The density of the void-containing polyester films may vary as a result of shrinkage and, thus, should be taken into account for the separation process of the invention. Typically, the density increases by ca. 0.05 g/cc after shrinkage. Furthermore, if the film is printed, the inks and any overcoat may add to the effective density. Thus, the combined effects of these variables may require that the starting density be preferably be about 0.90 g/cc or lower in order to ensure good flotation after shrinkage. It is possible to control this amount of density reduction during shrinkage by proper annealing. With greater post-stretch annealing, the voids become more stabilized but with lower maximum shrinkage.

The following examples will further illustrate the invention.

EXAMPLES

General—Test methods followed standard ASTM procedures wherever possible. Because of the small size of some of the samples stretched on the T.M. Long film stretcher, however, some minor modifications to the ASTM procedures were required.

Density measurements were performed using a gradient column made from ethanol and water. The density range of the column was nominally 0.82 to 1.00 g/cc. In the case of tentered film where the quantity of film was sufficient, density also was measured by cutting out and weighing 10 sheets, 10×10 cm in area, measuring the thickness of the sheets at multiple points across the sheets, and averaging the measurements. The average density was then calculated from the mass divided by the volume.

General film quality and aesthetics were based on subjective evaluation and are shown in Table II. An excellent film was one with uniform dispersion of voids/additives, high opacity, no high/low spots, and no streaking from poor mixing. Film tactile qualities (i.e. “hand”) were also included with stiff, noisy films being rated more poorly, and softer “low-noise” films being preferred. Poor films generally exhibited a combination of high noise and poor surface/opacity uniformity (e.g. “streakiness”).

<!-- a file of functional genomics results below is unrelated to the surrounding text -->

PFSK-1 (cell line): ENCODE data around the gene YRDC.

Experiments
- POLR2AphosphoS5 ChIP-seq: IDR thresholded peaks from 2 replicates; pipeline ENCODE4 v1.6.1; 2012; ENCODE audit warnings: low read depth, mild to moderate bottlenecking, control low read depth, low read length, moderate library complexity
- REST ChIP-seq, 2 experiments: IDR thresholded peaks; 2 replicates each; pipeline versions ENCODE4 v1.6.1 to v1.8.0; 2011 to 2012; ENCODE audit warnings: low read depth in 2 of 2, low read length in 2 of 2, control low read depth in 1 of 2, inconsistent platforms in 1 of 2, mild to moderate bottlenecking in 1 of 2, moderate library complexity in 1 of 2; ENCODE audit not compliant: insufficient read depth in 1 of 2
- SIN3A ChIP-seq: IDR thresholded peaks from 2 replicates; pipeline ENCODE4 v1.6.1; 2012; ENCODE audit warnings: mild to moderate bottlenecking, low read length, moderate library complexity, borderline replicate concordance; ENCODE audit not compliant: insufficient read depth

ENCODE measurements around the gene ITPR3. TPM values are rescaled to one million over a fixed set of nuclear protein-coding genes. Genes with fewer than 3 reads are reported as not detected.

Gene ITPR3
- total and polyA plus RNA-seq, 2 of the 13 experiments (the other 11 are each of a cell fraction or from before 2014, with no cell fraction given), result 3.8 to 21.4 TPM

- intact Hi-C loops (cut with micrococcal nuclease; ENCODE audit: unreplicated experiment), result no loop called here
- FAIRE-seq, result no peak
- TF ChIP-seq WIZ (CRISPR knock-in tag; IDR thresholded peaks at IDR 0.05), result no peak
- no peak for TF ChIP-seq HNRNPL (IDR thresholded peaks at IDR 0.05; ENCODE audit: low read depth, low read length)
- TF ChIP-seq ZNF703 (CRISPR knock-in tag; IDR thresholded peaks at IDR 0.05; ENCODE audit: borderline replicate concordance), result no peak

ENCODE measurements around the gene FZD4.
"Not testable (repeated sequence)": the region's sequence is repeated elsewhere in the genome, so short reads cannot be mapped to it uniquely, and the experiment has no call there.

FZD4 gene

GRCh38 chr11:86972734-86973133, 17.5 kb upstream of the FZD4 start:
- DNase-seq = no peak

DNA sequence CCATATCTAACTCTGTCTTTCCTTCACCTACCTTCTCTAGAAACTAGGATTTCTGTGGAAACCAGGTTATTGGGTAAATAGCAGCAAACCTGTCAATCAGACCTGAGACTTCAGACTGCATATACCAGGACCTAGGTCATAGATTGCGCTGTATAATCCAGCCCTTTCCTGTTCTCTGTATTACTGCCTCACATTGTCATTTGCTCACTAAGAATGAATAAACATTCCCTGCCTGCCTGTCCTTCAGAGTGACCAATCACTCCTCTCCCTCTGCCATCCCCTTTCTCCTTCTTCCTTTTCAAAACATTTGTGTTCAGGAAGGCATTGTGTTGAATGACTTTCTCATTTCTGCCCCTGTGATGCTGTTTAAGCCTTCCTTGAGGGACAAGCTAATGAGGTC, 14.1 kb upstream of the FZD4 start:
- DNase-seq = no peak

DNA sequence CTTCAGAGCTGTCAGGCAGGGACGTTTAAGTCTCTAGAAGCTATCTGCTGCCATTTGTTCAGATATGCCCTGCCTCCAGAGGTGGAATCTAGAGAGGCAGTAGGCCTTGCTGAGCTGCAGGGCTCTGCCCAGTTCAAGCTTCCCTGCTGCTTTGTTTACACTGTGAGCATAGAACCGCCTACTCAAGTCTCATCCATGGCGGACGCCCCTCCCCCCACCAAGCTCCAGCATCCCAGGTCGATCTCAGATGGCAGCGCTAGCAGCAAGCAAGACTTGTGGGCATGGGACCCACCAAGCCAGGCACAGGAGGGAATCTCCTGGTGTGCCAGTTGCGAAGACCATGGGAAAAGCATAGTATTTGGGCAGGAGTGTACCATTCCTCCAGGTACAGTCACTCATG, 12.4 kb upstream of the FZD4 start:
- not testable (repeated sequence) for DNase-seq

Tensile properties were measured by ASTM Method D-638 to allow for small sample dimensions of the T.M. Long stretched film. Some testing also was performed using the more common ASTM Method D882 where longer gauge lengths were available. All modulus data were obtained at room temperature and refer to the nominal, unoriented state of the material unless otherwise noted. Some of the modulus data in Table I was also obtained from the general product literature.

Total light transmittance was measured by ASTM Method D1003. In addition, absorptivity was determined as a way to normalize the effects of thickness variation on the transmittance and to provide a truer measure of opacity. The absorptivity (units of 1/cm) is based on Beer's Law and is calculated as
Absorptivity=−ln(internal transmittance)/thickness
where in is the natural log (base e), thickness refers to the film thickness (in cm) and internal transmittance is the transmittance corrected for surface reflective losses. For a clear, non-voided polyester film, there is typically 4% reflective loss on the front surface and 4% on the back surface because of refractive index mismatch between film and air. For the opaque, void-containing films there is typically only the 4% reflected loss on the front surface as insufficient light penetrates the film to reach the back surface.

Film shrinkage was measured by immersing a sample of known initial length into a water bath at a given temperature from 65° C. to 95° C. for either 5, 10, or 30 seconds, and then measuring the change in length in each direction. Shrinkage is reported as change in length divided by original length times 100%. The shrinkage at 95° C. after 10 s is reported as the “ultimate” shrinkage. Nominal sample size was 10 cm by 10 cm although for the T.M. Long stretched films, the off-axis width was reduced.